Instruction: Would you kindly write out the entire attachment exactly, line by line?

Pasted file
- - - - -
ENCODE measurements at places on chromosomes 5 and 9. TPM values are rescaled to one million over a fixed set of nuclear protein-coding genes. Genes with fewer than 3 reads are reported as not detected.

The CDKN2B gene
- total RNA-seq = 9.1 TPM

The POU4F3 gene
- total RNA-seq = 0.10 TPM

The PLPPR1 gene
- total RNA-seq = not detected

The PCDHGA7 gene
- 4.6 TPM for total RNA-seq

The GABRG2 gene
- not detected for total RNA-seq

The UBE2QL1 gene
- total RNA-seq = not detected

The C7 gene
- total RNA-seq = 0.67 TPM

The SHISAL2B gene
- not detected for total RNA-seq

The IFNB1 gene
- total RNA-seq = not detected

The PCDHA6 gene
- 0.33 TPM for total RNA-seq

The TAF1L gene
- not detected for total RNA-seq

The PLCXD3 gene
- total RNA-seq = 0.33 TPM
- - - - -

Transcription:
ENCODE measurements at places on chromosomes 5 and 9. TPM values are rescaled to one million over a fixed set of nuclear protein-coding genes. Genes with fewer than 3 reads are reported as not detected.

The CDKN2B gene
- total RNA-seq = 9.1 TPM

The POU4F3 gene
- total RNA-seq = 0.10 TPM

The PLPPR1 gene
- total RNA-seq = not detected

The PCDHGA7 gene
- 4.6 TPM for total RNA-seq

The GABRG2 gene
- not detected for total RNA-seq

The UBE2QL1 gene
- total RNA-seq = not detected

The C7 gene
- total RNA-seq = 0.67 TPM

The SHISAL2B gene
- not detected for total RNA-seq

The IFNB1 gene
- total RNA-seq = not detected

The PCDHA6 gene
- 0.33 TPM for total RNA-seq

The TAF1L gene
- not detected for total RNA-seq

The PLCXD3 gene
- total RNA-seq = 0.33 TPM